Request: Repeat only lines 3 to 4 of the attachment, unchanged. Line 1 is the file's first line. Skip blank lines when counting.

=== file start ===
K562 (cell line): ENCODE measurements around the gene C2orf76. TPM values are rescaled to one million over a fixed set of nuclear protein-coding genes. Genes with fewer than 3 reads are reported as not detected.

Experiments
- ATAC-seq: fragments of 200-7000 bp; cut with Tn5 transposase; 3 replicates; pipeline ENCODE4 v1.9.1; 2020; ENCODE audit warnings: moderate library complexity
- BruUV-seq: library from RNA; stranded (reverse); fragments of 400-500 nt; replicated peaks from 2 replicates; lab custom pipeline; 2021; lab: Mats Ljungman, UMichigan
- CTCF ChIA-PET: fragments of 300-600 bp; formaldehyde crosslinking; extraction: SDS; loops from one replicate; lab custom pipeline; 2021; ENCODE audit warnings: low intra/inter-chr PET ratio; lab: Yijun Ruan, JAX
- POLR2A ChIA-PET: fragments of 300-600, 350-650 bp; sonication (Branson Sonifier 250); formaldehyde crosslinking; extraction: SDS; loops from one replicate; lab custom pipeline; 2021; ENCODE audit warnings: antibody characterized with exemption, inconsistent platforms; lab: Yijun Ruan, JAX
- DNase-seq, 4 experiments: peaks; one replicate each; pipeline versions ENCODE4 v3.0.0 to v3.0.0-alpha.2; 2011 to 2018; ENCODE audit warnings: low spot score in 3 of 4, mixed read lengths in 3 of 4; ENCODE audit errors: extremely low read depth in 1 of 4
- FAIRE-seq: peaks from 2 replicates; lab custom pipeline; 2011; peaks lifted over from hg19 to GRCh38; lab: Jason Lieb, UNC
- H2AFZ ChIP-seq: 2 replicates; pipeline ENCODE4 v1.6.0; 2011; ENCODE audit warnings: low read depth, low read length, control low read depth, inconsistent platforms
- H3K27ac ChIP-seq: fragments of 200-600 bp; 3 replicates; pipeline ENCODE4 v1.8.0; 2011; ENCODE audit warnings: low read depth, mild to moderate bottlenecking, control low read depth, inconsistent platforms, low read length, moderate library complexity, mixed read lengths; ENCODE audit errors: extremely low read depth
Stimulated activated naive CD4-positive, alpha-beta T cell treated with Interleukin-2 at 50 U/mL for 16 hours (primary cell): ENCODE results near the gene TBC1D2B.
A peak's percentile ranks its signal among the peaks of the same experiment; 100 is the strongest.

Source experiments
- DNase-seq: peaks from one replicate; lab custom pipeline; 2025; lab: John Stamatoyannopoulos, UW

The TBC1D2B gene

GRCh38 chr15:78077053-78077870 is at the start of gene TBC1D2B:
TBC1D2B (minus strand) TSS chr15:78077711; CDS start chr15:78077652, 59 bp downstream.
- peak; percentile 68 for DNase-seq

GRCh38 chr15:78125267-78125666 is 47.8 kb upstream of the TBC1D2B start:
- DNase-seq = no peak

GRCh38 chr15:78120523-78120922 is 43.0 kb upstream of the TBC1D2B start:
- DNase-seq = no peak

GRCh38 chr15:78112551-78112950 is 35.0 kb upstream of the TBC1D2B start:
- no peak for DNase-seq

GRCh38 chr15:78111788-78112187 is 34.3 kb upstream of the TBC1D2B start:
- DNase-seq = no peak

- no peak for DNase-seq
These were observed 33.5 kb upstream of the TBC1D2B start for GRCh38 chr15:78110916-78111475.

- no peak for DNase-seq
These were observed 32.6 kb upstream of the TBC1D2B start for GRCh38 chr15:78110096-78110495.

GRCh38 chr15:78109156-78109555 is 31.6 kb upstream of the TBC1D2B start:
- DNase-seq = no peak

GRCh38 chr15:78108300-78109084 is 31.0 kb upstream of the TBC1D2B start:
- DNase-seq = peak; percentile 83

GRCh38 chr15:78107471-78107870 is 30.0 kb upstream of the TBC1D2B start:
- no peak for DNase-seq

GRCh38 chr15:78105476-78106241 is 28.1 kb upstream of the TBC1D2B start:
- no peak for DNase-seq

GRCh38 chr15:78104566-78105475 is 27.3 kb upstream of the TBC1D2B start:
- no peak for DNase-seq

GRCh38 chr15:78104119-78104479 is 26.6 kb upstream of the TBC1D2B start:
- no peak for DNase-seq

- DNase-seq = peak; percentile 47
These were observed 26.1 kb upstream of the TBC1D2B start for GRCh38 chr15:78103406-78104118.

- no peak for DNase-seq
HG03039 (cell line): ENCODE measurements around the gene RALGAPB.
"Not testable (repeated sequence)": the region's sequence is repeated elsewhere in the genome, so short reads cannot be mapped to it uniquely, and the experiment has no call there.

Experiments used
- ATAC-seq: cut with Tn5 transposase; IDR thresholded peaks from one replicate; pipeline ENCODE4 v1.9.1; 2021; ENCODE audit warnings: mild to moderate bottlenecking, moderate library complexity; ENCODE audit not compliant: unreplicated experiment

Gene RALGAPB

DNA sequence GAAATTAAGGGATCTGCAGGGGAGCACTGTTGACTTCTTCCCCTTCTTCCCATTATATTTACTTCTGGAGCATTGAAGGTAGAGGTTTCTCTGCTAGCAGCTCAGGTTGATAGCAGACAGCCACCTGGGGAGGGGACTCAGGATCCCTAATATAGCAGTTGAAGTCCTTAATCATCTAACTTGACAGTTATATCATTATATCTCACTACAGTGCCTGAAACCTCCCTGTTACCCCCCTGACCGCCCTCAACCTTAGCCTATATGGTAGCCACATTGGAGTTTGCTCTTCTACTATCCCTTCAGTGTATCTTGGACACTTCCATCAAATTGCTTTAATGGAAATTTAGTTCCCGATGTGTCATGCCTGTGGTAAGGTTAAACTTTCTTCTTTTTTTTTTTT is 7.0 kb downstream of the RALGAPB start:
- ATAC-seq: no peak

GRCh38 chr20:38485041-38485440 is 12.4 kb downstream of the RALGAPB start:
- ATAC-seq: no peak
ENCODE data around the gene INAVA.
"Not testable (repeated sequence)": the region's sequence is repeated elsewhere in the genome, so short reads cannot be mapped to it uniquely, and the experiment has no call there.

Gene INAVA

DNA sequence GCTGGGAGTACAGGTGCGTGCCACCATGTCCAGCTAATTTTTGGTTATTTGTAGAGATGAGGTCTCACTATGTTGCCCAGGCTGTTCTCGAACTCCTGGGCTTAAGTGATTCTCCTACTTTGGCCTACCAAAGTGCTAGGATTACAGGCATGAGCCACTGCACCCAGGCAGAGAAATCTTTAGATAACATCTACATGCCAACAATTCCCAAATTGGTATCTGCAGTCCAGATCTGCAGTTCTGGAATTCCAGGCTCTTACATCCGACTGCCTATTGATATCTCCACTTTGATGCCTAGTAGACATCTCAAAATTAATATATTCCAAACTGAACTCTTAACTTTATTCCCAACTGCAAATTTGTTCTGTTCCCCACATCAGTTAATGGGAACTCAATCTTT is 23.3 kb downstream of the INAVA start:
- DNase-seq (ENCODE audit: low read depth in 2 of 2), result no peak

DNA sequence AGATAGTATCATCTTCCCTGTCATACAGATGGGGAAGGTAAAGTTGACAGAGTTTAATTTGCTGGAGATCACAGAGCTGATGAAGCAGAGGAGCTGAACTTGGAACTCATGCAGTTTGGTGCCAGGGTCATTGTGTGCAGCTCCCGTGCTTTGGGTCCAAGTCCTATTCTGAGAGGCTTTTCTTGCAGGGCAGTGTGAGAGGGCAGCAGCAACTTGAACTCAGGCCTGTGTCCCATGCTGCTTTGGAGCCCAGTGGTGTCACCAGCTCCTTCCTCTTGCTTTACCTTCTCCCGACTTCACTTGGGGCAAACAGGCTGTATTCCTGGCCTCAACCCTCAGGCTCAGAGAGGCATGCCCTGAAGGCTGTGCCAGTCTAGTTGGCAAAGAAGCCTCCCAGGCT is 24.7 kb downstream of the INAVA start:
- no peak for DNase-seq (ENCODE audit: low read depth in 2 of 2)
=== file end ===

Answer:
- ATAC-seq: fragments of 200-7000 bp; cut with Tn5 transposase; 3 replicates; pipeline ENCODE4 v1.9.1; 2020; ENCODE audit warnings: moderate library complexity
- BruUV-seq: library from RNA; stranded (reverse); fragments of 400-500 nt; replicated peaks from 2 replicates; lab custom pipeline; 2021; lab: Mats Ljungman, UMichigan